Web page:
Mobilizing the mind of the child

Publishing children’s books is changing in Iraq. Yet the goal remains molding young minds. It’s just a different mold. The Christian Science Monitor reports from Iraqi Children’s Cultural House, which publishes children’s books and magazines:

The issue of Muzmar that coincided with the 2002 presidential referendum may be the most extreme example of the youth-oriented propaganda machine at work. The cover features a drawing of smiling children holding a sign that says “Yes, Yes to Daddy Saddam!” while their parents vote in the foreground. Inside are a biography of Hussein, an article describing the “1.5 million love letters” written to the president by the Iraqi people, and a two-page testimonial from Cultural House employees recalling their own joyous voting experiences.

“The work of the writers was forced in this direction,” says veteran children’s writer Muhammed Jabar Hassan. “The previous production was geared toward mobilizing and militarizing the mind of the child to serve the regime.”

As for the actual consumers of the Cultural House’s product – the children of Iraq – it’s unclear just what kind of long-lasting effect this youth propaganda had on them.

Ava Nadir, a former United Nations staff member, recalls her entire high school class being brought out into the streets to cheer for Hussein one day. Despite being raised in an anti-Hussein household, she found herself cheering and clapping along with her classmates as the presidential convoy passed.

Still, she doesn’t believe that all the “Daddy Saddam” stuff produced generations of brainwashed kids.

Ms. Nadir says the real effect was to teach Iraqi children from a very young age how to fake loyalty while hiding their true feelings.

“That’s why in the Iraqi personality there is no transparency,” she says. “You live two lives. One at home where you can talk – and maybe sometimes you cannot even talk – and a different life when you go out. You have to wear a different mask.”

The Cultural House’s first post-Saddam book, “Nur and the Rainbow,” promotes unity among Shiites, Sunnis, Kurds and Turkmen.

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  1. Are there any Arabic, Farsi, or Korean editions
    of “Yertle the Turtle” ?

    Shouldn’t there be?

    One the most subversive pieces of literature I’ve ever encountered …

  2. PJ/Maryland says:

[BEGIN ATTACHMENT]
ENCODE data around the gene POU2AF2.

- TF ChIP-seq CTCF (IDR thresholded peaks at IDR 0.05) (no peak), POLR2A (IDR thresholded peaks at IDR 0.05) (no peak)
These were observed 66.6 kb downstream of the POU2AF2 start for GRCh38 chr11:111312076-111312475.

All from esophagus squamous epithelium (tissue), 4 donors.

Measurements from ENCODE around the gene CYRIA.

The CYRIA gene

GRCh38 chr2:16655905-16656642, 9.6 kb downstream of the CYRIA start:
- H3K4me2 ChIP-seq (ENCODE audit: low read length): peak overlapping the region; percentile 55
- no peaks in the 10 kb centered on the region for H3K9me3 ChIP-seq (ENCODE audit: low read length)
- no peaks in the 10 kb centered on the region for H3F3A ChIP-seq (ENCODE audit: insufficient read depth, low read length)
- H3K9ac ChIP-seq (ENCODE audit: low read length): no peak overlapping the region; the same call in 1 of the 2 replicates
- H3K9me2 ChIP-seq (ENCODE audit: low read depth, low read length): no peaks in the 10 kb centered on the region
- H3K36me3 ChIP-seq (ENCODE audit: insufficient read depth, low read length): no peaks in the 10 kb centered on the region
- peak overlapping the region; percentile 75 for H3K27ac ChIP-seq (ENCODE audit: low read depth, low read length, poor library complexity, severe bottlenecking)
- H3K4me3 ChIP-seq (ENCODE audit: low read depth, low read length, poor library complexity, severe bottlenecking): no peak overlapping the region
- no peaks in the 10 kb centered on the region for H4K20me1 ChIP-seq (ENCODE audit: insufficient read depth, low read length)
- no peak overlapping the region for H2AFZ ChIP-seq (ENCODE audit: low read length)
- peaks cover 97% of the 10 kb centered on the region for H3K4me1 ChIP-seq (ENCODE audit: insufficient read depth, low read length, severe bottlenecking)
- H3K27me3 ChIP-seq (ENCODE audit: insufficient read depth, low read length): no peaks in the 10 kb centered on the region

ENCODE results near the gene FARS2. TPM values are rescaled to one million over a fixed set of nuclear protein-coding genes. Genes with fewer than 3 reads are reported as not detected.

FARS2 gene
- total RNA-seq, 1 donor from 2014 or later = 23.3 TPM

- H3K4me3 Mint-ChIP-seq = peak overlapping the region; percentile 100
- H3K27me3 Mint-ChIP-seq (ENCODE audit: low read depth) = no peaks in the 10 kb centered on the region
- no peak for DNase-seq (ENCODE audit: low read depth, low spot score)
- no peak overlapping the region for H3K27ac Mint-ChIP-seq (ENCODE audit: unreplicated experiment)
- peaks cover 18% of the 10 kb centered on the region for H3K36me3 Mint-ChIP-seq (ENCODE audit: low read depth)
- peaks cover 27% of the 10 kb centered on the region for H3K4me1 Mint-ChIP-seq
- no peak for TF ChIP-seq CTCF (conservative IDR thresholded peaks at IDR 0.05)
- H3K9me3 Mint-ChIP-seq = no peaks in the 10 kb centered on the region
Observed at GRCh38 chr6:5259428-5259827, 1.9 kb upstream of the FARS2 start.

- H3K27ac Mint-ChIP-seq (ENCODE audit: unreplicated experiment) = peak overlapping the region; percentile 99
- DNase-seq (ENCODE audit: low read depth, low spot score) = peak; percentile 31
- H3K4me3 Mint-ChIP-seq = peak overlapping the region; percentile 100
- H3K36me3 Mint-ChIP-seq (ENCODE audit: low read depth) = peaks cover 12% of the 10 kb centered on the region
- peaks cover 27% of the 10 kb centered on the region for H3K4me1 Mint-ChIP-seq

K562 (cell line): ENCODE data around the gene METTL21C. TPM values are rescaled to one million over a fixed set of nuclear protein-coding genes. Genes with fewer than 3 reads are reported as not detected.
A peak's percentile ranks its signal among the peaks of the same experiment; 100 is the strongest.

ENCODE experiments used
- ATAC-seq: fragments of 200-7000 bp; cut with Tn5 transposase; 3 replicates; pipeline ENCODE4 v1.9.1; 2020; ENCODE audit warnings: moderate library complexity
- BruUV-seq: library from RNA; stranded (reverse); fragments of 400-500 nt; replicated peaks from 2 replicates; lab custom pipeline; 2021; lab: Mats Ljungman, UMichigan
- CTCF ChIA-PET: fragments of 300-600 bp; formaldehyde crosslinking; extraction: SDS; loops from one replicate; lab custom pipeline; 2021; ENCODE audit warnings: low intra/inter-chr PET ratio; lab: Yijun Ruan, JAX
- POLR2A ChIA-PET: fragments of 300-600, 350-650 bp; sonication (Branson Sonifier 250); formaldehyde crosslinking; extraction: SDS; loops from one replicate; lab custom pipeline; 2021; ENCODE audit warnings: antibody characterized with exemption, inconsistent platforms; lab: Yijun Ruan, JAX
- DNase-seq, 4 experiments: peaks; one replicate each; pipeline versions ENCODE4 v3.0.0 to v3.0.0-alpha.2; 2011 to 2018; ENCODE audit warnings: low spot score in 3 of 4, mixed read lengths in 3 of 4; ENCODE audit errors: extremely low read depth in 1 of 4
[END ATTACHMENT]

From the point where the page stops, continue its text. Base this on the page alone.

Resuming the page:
Pouncer, I agree with you, but doubt there are translations in any of those languages. This page says Seuss books were translated into “at least 18 languages”, but when I visit the Seussville site, I only found two books in Spanish, and they are both “The Cat in the Hat” (one is a dictionary, the other seems to be the story).

    Since rhyme and rhythm are so important in Seuss books, it seems to me that writing a translation is probably more work than writing an original story in the same style. Maybe we can find an Iraqi (Iranian, Korean) author who can write similar fun stories with subversive messages.

    For those of you not familiar with the Yertle story, it’s here. Yertle gets all the other turtles to stack themselves up so he can see (and rule) further.

    Then Yertle the Turtle was perched up so high,
    He could see forty miles from his throne in the sky!

    But eventually a “plain little turtle” named Mack gets tired of being squashed and burps, causing Yertle to crash back to earth.

    Well, that was the end of the Turtle King’s rule!
    For Yertle, the King of all Sala-ma-Sond,
    Fell off his high throne and fell Plunk! in the pond!

    And today the great Yertle, that Marvelous he,
    Is King of the Mud. That is all he can see.
    And the turtles, of course… all the turtles are free
    As turtles and, maybe, all creatures should be.

  3. Eric Jablow says:

    What books should be translated into Arabic and Kurdish to be sent to Iraq (and later Iran, I hope)?
    Besides basic textbooks, what fiction should we send or sell there? What history books?